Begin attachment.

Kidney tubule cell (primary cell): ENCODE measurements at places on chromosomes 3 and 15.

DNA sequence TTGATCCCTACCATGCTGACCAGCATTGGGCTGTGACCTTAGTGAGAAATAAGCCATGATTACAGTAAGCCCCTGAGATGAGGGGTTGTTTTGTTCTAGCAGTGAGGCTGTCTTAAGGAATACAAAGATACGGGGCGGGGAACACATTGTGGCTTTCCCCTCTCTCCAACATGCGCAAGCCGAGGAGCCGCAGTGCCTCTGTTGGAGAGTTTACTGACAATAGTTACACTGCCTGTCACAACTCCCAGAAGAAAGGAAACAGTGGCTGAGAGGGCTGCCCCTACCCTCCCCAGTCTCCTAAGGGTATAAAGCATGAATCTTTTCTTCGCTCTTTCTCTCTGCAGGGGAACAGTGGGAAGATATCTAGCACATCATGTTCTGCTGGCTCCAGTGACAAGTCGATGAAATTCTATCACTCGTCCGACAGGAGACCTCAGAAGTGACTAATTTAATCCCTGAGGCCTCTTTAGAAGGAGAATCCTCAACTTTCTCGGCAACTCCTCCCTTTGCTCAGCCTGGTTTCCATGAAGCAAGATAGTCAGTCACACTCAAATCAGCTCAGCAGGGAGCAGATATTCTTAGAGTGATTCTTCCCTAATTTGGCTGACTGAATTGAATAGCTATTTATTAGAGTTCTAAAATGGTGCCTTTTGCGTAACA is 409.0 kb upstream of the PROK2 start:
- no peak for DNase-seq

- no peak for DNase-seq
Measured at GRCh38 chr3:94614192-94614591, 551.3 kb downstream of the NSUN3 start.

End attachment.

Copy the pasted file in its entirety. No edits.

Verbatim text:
Kidney tubule cell (primary cell): ENCODE measurements at places on chromosomes 3 and 15.

DNA sequence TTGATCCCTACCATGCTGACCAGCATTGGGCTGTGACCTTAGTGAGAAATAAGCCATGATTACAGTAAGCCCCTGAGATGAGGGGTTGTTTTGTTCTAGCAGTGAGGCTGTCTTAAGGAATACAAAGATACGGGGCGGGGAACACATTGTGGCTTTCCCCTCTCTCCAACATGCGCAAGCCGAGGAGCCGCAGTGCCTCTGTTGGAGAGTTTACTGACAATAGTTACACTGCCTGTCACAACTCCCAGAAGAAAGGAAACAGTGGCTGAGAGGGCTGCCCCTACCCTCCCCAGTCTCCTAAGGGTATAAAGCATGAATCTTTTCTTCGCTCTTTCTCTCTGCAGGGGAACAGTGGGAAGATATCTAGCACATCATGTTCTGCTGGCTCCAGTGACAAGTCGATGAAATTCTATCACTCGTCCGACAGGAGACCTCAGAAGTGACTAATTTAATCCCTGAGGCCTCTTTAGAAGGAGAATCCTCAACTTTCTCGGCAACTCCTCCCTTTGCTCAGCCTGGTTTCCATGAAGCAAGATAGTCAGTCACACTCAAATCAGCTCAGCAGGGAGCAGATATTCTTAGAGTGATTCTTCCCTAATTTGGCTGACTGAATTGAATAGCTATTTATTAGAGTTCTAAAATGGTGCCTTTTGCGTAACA is 409.0 kb upstream of the PROK2 start:
- no peak for DNase-seq

- no peak for DNase-seq
Measured at GRCh38 chr3:94614192-94614591, 551.3 kb downstream of the NSUN3 start.